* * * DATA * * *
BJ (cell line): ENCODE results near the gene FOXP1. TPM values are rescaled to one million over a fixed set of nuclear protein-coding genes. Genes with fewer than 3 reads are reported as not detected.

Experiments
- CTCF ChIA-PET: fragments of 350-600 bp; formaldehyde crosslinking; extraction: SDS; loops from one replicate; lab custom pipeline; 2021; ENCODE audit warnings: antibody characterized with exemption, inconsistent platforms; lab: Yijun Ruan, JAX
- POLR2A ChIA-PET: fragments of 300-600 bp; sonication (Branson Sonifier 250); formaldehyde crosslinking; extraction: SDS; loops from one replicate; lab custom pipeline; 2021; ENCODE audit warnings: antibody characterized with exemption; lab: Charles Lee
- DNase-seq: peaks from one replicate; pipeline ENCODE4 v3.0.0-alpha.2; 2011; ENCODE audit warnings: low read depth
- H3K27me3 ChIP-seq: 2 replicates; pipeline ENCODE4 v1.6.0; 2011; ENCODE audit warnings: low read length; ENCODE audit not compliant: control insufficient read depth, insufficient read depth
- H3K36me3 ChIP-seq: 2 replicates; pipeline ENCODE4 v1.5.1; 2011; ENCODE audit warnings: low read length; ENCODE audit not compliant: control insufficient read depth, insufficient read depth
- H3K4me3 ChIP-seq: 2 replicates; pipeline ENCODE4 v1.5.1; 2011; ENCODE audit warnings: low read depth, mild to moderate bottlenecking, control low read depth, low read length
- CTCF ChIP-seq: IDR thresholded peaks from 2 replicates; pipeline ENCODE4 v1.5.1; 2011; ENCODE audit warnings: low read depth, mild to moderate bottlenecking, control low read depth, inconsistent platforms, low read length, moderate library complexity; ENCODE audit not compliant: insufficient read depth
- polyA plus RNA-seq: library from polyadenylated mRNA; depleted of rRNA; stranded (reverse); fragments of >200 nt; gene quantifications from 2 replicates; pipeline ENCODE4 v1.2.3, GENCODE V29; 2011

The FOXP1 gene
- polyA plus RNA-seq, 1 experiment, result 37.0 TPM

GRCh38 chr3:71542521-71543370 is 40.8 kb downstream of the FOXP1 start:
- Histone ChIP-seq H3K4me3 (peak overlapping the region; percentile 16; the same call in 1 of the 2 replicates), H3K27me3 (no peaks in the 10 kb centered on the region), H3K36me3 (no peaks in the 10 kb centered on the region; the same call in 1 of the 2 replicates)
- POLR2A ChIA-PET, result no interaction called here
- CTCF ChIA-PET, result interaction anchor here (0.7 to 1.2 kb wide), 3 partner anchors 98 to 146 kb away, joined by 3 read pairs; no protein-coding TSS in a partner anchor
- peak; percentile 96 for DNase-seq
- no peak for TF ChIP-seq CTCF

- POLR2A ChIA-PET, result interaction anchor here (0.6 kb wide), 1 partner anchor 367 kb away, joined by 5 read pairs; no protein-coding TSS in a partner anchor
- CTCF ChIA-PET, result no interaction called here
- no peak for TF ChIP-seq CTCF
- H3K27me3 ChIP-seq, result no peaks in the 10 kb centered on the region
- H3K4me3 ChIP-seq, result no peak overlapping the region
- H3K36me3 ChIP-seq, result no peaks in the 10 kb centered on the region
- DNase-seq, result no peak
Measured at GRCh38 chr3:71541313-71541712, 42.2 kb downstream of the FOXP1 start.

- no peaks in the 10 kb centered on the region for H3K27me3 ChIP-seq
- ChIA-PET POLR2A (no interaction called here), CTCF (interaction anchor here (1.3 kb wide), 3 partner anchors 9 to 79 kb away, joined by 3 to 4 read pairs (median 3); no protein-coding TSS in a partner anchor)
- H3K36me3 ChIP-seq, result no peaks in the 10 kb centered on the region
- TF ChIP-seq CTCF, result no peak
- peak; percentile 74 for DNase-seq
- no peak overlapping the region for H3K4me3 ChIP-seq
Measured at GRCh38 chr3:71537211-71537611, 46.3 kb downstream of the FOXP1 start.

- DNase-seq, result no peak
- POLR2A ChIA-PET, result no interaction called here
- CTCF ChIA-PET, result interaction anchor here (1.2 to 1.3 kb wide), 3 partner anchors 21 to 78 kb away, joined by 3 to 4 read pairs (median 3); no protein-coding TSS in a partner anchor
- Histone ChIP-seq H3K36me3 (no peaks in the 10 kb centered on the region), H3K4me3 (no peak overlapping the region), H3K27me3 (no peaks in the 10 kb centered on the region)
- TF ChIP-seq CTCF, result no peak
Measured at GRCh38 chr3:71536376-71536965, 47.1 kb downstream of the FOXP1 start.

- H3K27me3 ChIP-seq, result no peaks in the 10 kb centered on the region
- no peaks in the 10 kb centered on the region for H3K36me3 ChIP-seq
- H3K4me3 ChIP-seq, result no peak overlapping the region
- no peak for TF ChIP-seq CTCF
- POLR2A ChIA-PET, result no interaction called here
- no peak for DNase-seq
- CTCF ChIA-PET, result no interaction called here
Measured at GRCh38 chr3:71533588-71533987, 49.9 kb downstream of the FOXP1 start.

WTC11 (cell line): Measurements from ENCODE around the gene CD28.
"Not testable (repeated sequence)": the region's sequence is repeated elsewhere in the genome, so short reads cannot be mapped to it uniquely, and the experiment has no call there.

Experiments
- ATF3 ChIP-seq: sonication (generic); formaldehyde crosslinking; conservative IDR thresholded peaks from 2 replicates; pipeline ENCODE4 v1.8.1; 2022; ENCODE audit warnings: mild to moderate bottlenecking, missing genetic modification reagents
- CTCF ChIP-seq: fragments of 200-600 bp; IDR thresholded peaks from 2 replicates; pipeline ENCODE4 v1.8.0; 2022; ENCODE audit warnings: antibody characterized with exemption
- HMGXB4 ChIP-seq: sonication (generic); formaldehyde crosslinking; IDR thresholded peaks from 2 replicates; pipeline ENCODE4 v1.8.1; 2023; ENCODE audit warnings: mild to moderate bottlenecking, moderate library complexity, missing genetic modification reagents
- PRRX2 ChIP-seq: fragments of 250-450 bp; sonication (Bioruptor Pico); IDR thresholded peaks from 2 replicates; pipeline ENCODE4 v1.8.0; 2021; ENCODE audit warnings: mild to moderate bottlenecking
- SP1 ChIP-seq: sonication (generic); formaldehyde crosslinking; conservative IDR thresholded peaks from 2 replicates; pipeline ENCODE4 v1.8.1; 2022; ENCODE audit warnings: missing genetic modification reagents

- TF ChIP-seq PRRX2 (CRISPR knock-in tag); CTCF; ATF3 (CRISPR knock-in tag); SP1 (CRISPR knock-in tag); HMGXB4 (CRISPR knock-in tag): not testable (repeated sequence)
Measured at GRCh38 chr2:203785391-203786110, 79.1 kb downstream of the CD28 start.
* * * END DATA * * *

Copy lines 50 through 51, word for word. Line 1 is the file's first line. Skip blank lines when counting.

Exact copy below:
Experiments
- ATF3 ChIP-seq: sonication (generic); formaldehyde crosslinking; conservative IDR thresholded peaks from 2 replicates; pipeline ENCODE4 v1.8.1; 2022; ENCODE audit warnings: mild to moderate bottlenecking, missing genetic modification reagents